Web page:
Topology Optimization in Structural and Continuum Mechanics

June 18, 2012 — June 22, 2012


  • George Rozvany (Budapest University of Technology and Economics, Hungary)
  • Tomasz Lewinski (Warsaw University of Technology, Poland)

Topology optimization is a relatively new but extremely rapidly expanding research field of structural and continuum mechanics. It has interesting theoretical implications in mathematics, mechanics, multi-physics and computer science, but also important practical applications in the manufacturing (in particular, car, aerospace and machine) industries, and is likely to have a significant role in micro- and nano-technologies. Topology optimization achieves much higher savings than cross-section or shape optimization. The proponent of this course was coordinator for two CISM courses on topology optimization in 1990 and 1996.

The objective of the course is to review new developments in structural topology optimization that occurred since the last CISM course on this subject. After revisiting briefly the earlier history of exact topology optimization, including the optimal layout theory, recent developments in the theory of Michell structures will be examined. This will cover the review of some errors in the classical literature, and difficulties in obtaining certain types of exact analytical solutions. Moreover, some general principles (symmetry, non-uniqueness, domain incrementation) will be discussed, and methods for verifying numerical solutions presented.

Further lectures on exact topology optimization will examine the basic properties of Michell-Hencky networks, with a number of applications to new classes of solutions for both plane and surface structures. Moreover, two-material optimization for plane stress, plate bending, shells, 3D bodies and sandwich plates will be discussed. Finally, free material optimization will be briefly reviewed.

Another series of lectures will show that, from a mathematical viewpoint, topology optimization problems are often ill-posed, even if this difficulty can be overcome by two methods. One is called “relaxation” and the main tool involved is the homogenization theory. It will be discussed in detail, both from theoretical and numerical points of view. The second approach consists of restricting the set of admissible solutions using the level set representation, that may be seen as a constraint on the set of admissible solutions. The level set algorithm will be explained extensively through various applications and examples.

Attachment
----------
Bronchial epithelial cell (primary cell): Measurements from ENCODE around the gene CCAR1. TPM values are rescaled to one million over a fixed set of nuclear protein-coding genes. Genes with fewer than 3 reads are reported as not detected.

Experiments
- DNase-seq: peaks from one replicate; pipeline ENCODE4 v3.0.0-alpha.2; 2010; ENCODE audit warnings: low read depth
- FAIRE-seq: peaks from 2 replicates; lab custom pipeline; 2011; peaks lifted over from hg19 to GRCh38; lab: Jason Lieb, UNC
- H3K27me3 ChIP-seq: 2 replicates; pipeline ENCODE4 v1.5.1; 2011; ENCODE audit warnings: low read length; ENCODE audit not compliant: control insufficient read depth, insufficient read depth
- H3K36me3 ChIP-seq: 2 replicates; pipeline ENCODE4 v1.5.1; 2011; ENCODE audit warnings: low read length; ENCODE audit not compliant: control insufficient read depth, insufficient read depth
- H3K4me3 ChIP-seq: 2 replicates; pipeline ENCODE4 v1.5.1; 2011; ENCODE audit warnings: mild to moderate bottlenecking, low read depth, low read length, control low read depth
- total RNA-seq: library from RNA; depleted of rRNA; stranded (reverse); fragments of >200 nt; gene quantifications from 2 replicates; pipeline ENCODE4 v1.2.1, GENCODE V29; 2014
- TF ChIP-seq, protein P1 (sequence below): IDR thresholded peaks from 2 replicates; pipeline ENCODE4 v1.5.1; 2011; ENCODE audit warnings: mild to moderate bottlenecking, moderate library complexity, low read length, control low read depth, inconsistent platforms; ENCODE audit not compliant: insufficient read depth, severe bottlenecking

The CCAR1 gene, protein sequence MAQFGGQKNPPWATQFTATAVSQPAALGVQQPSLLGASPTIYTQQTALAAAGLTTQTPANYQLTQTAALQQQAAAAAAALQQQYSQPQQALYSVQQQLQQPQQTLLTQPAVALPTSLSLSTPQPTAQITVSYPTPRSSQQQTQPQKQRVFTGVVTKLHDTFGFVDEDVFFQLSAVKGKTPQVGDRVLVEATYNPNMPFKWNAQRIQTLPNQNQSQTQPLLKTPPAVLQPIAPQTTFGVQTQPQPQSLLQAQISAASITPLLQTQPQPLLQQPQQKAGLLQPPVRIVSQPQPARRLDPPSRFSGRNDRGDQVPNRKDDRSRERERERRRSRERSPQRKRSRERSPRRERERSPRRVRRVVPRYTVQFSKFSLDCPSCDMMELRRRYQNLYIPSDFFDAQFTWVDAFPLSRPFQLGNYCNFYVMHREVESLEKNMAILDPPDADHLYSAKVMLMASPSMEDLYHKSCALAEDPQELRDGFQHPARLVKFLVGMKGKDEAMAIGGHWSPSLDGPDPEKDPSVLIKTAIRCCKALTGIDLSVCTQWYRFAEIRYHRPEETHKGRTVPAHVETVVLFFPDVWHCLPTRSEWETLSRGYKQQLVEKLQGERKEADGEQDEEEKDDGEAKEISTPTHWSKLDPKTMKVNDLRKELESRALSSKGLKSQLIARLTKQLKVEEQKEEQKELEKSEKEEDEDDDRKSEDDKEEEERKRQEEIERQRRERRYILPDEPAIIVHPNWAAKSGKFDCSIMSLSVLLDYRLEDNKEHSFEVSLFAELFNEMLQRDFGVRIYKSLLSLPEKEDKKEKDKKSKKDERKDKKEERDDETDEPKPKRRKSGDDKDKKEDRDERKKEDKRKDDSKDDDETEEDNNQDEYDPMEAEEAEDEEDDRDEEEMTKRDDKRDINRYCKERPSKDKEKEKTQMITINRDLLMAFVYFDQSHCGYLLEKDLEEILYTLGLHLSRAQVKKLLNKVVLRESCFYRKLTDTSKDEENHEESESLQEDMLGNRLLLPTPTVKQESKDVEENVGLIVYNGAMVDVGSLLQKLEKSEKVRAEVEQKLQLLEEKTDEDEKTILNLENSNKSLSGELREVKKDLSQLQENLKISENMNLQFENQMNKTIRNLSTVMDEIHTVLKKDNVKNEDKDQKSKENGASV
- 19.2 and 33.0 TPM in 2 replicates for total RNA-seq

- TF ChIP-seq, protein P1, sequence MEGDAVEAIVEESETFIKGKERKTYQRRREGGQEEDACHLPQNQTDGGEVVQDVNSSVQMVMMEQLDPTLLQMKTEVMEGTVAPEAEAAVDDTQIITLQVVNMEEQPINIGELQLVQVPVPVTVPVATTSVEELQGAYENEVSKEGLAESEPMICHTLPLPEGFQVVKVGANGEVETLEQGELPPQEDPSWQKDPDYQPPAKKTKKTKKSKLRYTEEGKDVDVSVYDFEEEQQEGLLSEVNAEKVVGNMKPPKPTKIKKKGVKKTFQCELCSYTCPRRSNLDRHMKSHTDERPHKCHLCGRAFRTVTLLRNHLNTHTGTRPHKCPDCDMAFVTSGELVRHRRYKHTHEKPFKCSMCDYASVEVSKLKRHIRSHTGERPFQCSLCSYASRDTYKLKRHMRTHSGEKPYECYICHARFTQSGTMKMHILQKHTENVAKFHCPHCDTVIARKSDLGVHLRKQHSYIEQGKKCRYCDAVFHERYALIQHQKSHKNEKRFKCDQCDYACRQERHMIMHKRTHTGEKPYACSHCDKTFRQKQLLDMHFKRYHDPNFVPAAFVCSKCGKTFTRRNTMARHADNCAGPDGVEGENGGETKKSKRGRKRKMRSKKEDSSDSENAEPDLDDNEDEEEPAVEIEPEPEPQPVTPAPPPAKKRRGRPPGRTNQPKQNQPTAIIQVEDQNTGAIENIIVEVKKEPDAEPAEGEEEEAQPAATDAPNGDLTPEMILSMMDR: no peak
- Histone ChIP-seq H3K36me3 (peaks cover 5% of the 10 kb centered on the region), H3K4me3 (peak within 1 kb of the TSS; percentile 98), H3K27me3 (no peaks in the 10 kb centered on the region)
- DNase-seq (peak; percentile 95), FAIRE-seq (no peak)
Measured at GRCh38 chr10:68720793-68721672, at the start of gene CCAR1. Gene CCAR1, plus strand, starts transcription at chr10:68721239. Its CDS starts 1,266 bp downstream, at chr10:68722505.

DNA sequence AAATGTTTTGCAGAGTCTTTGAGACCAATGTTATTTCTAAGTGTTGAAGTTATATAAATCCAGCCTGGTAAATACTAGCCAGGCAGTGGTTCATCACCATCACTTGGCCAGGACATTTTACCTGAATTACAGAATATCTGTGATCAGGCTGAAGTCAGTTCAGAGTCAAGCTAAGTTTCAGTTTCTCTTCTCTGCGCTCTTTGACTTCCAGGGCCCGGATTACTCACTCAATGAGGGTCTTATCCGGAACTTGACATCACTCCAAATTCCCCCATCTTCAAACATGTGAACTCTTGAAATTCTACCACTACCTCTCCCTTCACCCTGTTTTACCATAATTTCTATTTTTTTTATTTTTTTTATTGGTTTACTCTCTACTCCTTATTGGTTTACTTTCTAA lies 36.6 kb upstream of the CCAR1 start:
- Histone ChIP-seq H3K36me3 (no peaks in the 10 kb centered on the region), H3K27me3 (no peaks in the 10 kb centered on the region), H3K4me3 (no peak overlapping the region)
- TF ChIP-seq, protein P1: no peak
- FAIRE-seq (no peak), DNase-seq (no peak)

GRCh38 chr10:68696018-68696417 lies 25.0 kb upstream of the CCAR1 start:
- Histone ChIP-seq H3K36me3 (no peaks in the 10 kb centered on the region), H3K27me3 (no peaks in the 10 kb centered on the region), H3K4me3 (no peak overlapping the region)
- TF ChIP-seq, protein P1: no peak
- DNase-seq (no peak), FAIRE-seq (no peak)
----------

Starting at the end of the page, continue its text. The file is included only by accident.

Turning to numerically oriented topology optimization, the theory of band-gap structures will be presented. The problem of maximizing single and multiple eigenfrequencies and frequency gaps, as well as minimizing the dynamic compliance will also be examined. Finally, the bifurcation and post-buckling analysis of bi-modal optimum columns will be considered.
Yet another series of lectures will look into topology optimization using the Extended Finite Element Method (XFEM), diffusive transport problems, topology optimization of flows, as well as coupled multi-physics, meso-scale transport and nano-scale problems. These lectures will finally discuss topology optimization under uncertainty.

The lectures will also cover an alternative material interpolation scheme (RAMP), trajectories of penalization methods, some fundamental properties of discrete topology optimization problems, global topology optimization by branch-and-cut methods (algorithm and example) and global topology optimization by local branching.

This course is recommended to Ph. D. and post-doctoral scholars and other research staff who intend working on any aspect of topology optimization of structures and continua.
KEYWORDS: Topology Optimization, Shape Optimization, Sensitivity Analysis, Penalization Methods.


See also